• After a training session, a short discussion of 10-15 minutes is always advisable.

12. Felt- Need Method

  • Reminiscent of the ‘whole-part-whole’ and traditional methods, this is commonly used in physical education classes, especially where highly organized team games constitute the content.

Felt- Need Method Steps:

It consists essentially of the following steps.

  • The exposure of the students to the game

    • By participation,
    • By observing films,
    • By watching the experts and
    • By informal involvement outside the school.
  • The discovery by the students that better execution of fundamentals is needed to perform well and receive the most satisfaction from playing the game.
  • The return to some instruction and drill on the basics of the game.
  • Actually, playing the game, as skills become increasingly automatic and execution becomes more perfect.
  • A constant return to fundamental drills to prevent deterioration in performance.

13. Whole Method

  • In this method, the technique or skill is taught through demonstration and explanation and is practiced as a whole, where the learners are introduced to the movement/technique as a whole.
  • It aims at the perception of the skill as a whole in terms of developing rough coordination i.e.,

    • The learner is able to do the complete movement but maybe with several errors and mistakes.

14. Part Method

  • In this method, the technique/skill are taught, demonstrated, explained, and practiced by part.
  • This method starts with the acquisition of fine co-operation i.e.,

    • the learner is able to do the movement nearly perfectly under normal conditions, but he/she is unable to do so under changed or difficult conditions.
  • This method is characterized by

    • high training volume,
    • increased amount of movement correction, and
    • erratic progress in motor learning.
  • The skill to be learned is divided into different parts and each is taught/learned separately.
  • Learning by this method results in mastery of each part but lacks a joint/combined effort for performing the complete skill.

15. Part-Whole Method

  • In this method, the skill to be learned is divided into different parts, each part is taught and learned separately, and afterward, all these parts are combined gradually to learn the skill completely.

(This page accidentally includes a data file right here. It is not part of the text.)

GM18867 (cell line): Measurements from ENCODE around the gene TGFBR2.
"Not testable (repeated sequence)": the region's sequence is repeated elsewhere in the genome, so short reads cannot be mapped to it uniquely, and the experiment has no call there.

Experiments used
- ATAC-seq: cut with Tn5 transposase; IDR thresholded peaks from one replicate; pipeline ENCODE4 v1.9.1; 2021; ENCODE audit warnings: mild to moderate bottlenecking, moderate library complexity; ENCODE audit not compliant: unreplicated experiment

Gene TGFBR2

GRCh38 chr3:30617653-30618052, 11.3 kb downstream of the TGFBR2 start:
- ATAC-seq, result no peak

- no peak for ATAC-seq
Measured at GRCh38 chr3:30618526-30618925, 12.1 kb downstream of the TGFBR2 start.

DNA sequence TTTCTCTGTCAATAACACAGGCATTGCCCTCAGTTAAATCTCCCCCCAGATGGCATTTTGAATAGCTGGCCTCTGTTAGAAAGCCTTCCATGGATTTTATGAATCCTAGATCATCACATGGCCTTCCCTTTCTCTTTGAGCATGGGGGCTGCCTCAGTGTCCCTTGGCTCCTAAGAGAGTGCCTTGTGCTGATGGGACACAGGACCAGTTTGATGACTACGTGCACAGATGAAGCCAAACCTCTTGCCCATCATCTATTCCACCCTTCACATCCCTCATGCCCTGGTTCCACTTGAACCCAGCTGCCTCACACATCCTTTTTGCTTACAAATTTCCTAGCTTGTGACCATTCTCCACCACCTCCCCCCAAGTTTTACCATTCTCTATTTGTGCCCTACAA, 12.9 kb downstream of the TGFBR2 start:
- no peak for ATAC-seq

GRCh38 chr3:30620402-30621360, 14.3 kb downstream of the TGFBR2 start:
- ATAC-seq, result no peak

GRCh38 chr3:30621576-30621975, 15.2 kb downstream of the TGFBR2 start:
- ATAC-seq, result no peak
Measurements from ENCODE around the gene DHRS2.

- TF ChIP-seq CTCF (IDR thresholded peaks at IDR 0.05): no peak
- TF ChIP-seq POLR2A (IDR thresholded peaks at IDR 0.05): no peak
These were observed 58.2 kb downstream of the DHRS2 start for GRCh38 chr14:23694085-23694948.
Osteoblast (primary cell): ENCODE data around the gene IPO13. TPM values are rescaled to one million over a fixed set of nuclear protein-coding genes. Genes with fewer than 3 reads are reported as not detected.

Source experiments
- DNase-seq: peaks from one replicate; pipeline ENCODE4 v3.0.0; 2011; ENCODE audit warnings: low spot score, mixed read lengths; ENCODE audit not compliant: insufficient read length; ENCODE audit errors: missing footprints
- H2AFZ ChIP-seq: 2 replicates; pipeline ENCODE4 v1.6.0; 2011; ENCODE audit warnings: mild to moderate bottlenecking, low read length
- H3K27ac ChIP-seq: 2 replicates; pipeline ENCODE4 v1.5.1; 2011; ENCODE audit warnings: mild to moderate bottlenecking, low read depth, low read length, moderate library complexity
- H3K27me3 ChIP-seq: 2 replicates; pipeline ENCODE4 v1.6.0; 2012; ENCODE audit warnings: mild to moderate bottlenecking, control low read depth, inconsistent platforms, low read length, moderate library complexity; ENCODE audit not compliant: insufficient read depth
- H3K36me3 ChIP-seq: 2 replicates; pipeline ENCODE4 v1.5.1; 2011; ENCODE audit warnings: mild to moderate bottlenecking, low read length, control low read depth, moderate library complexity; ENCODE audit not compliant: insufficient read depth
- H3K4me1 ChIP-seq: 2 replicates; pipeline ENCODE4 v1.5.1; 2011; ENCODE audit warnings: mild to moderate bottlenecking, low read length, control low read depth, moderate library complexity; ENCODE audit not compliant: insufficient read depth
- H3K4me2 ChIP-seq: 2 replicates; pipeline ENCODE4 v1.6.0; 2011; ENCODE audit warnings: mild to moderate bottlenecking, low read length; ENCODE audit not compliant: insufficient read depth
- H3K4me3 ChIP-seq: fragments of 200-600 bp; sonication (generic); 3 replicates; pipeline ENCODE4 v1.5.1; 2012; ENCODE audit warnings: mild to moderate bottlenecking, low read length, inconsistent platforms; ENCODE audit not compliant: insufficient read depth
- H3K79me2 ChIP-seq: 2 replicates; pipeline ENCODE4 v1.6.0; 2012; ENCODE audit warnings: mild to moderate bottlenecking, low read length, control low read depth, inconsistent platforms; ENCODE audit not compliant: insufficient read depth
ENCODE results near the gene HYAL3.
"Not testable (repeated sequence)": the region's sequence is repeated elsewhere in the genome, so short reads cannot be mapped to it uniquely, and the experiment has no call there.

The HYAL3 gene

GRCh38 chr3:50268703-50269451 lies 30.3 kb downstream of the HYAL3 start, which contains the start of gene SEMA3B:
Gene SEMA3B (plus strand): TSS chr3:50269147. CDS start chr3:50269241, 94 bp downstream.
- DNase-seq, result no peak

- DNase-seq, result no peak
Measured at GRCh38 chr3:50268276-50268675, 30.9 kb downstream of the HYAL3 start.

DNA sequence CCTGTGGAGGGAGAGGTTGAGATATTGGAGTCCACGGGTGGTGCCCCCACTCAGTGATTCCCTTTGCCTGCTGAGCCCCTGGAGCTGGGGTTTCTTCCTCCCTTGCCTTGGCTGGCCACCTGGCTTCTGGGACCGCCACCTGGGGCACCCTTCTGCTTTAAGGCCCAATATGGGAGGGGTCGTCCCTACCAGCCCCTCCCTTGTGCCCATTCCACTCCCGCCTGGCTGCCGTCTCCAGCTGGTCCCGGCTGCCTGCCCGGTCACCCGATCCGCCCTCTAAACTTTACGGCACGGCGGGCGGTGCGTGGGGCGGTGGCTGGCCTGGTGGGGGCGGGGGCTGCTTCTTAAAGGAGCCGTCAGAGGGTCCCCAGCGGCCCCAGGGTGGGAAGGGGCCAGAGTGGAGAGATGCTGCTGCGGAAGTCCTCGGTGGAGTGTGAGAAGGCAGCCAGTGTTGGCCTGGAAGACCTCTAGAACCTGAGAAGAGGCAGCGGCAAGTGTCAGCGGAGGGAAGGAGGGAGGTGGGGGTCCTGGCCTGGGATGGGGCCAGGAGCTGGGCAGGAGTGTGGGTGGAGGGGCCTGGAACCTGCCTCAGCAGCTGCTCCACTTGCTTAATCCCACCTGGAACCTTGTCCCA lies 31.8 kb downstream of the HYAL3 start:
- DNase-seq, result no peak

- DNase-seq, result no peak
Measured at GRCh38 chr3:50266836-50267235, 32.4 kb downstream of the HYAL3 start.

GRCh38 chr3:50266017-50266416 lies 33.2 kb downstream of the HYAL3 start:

16. Whole-Part-Whole Method

  • In this method, the technique/skill is introduced by demonstrating and explaining it as a whole to the students in order to create and develop a rough image of the technique/skill and learned by the students in the same manner.
    • Then the skill is divided into different parts and each part is taught and learned separately i.e., part by part.
  • Here, the skill perceived as a whole is practiced in different parts of difficult situations and is corrected at each level for perfection and detailed learning.
  • Once again, the skill is performed as a whole with the purpose of achieving fine coordination, mastery of the technique, and stabilization of movement execution under different and difficult situations.
  • This method of teaching physical activities is considered the best among all particularly for learning the most difficult technique/skill.
  • Teaching methods are really a way of organizing the class for instructions.
  • However, a teacher may use any of these methods or a combination of two or more methods according to their requirements for best teaching outcomes.

17. Inductive Method

  • This method is a combination of other teaching methods, where the task method is followed by a presentation (demonstration, explanation, and lecture) and Co-operative method (movement and discussion).

18. Deductive Method

  • In the deductive method too, the other methods of teaching are arranged in a particular sequence, in which, presentation method is on the priority (demonstration, explanation, and lecture) followed by the co-operative method (movement practice and discussion) and task method (observation, assignment, project, etc.)
B.EdB.Ed NotesHealth Education

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18 Best Methods Of Teaching Physical Education: Command, Lecture, Demonstration, Task/Project, Reciprocal, Circuit, Discussion, Individual Programme, Guided Discovery, Problem-Solving, Felt- Need, Co-Operative, Inductive, Deductive, Whole, Part, Part-Whole, Whole-Part-Whole Notes

Methods Of Teaching Physical Education Notes? For B.Ed In English Medium

([18 Best] Methods Of Teaching Physical Education: Command, Lecture, Demonstration, Task/Project, Reciprocal, Circuit, Discussion, Individual Programme, Guided Discovery, Problem-Solving, Felt- Need, Co-Operative, Inductive, Deductive, Whole, Part, Part-Whole, Whole-Part-Whole) Notes And Study Material, PDF, PPT, Assignment For B.Ed 1st and 2nd Year, DELED, M.Ed, CTET, TET, Entrance Exam, All Teaching Exam Test Download Free For Value Education Subject.